Rilo Kiley

After a brief hiatus, Blake Sennett makes a return with his band, The Elected. Their latest record is filled with his go-to trademarks. (Photo courtesy of The Elected)

The Elected- Babyface by MMMusic

In between the transition from lead guitarist of indie band Rilo Kiley to center stage with his own band, The Elected, singer-songwriter Blake Sennett found a lighter-hearted perspective on music.

Despite his two-year break from the music industry, Sennett’s latest album Bury Me in My Rings is laced with what he is best known for — not-too-sweet lyrics on conventions of love, smooth, poppy beats and a whispery voice.

While in town for the band’s concert at Emo’s last Friday, Sennett met with the Texan to discuss his musical hiatus, his latest album and child acting career on “Boy Meets World.”

Daily Texan: This is your first album since you kind of, well, left the music world in 2010. So what inspired you to come back?
Blake Sennett: I think I missed it. I think I did a lot of soul searching. Also, I was excited to try things with this fresh perspective that I think I’ve been able to cultivate over the last two-and-a-half years.

DT: Why did you decide to leave in the first place?
BS: I think I was disappointed. I felt a little stagnant, a little stale spiritually and emotionally. If you’re around the same people for years it can make you a little, well, bitter and weird. I didn’t want to be like that. I needed to step away from everything and see what that felt like and experience that perspective.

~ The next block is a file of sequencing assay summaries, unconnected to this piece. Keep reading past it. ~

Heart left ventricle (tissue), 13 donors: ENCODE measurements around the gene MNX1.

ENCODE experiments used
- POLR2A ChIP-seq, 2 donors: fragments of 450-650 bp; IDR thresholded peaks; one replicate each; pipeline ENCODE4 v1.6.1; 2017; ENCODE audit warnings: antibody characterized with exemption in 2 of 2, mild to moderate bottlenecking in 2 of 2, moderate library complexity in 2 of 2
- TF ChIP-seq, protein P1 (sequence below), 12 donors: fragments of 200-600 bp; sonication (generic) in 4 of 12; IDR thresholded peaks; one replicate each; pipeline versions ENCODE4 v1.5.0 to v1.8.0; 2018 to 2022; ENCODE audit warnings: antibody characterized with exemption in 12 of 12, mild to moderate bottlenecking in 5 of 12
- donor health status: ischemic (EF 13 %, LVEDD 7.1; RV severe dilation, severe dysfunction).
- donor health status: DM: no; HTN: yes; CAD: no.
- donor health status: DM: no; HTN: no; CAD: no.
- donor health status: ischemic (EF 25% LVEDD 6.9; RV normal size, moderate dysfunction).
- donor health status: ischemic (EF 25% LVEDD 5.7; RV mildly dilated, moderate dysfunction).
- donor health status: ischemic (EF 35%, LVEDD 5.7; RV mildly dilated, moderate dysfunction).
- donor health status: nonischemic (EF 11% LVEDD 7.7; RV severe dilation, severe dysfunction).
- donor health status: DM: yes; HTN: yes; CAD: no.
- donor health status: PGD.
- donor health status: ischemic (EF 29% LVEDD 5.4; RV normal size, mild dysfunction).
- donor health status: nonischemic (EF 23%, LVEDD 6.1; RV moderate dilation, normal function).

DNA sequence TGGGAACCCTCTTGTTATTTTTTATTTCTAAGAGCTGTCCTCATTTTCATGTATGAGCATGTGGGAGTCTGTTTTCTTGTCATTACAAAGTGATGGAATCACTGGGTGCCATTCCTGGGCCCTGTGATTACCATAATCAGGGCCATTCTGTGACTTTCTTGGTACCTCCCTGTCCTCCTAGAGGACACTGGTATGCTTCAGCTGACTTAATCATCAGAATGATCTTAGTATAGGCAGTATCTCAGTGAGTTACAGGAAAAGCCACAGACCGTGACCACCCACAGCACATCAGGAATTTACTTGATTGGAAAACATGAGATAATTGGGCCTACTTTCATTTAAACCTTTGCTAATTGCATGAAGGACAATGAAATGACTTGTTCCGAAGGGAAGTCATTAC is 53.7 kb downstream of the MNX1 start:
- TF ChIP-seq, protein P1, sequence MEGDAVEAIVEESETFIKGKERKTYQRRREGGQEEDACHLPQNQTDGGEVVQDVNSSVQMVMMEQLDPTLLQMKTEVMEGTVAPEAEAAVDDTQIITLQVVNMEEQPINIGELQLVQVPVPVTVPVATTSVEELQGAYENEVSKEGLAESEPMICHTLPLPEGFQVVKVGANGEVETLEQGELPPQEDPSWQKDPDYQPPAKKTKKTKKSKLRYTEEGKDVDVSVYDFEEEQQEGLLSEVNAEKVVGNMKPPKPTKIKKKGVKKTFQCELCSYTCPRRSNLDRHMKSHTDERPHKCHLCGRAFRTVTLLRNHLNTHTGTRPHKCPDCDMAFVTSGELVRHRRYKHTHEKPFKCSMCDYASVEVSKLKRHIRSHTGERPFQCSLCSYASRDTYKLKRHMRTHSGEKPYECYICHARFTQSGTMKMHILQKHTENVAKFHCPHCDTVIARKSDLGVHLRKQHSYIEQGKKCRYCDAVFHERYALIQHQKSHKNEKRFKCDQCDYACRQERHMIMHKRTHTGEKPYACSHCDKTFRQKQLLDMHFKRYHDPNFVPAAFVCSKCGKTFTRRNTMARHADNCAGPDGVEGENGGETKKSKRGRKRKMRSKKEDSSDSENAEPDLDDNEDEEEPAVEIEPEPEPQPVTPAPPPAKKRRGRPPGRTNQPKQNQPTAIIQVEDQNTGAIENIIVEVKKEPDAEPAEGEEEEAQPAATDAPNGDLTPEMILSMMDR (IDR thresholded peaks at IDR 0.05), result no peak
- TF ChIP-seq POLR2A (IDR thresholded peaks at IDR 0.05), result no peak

DT: So how is Bury Me In My Rings different from previous albums by The Elected?
BS: I think it’s a lot less self-conscious. It’s a lot more stream of consciousness. I tried to focus more on narrative and story arc in songs versus on the last record, or really the last two records, where I wrote a little more abstractly and a little more from pain probably.

DT: You’re also the lead guitarist of Rilo Kiley. What was the transition like to The Elected?
BS: It’s a little more stressful. You can’t just wing it, you have to have a lot more focus. When you’re playing guitar behind that person you don’t feel it as much when shows go bad or even when it goes well. You take shows a lot more personally.

DT: Okay! A few less serious questions. What’s the strangest thing to happen at one of your shows?
BS: I think the first time at a Rilo Kiley show that a kid peeled back his sleeve and showed a big Rilo Kiley tattoo on his forearm, I think that was pretty weird for me.
DT: Cool or creepy?
BS: It’s a lot of pressure! Someone inks up for you and it’s on their body for life. You don’t want them to regret it. Like I loved Primus so much when I was younger, but if I had a Primus tattoo on my forearm now I would be like “WEIRD.”

DT: Have you ever Googled yourself?
BS: Oh, yeah. Definitely. Not for a long time, though. I don’t really like doing it.
DT: Well I have, and —
BS: Googled yourself?
DT: No, Googled you! And you were on “Boy Meets World,” something children of the ’90s like myself find very exciting. So what was your character?
BS: I was a bully, Joey the rat, for about 20 episodes.

DT: What was your favorite episode?
BS: There was one where I had to do some wrestling, and a pro-wrestler came in to show us how to do some of those body slams and stuff. It was pretty awesome. I think I was wrestling Ben Savage (Corey Matthews) in the show.
DT: Did you win?
BS: Oh no, he’s a hero ­— I’m pretty sure he beat me.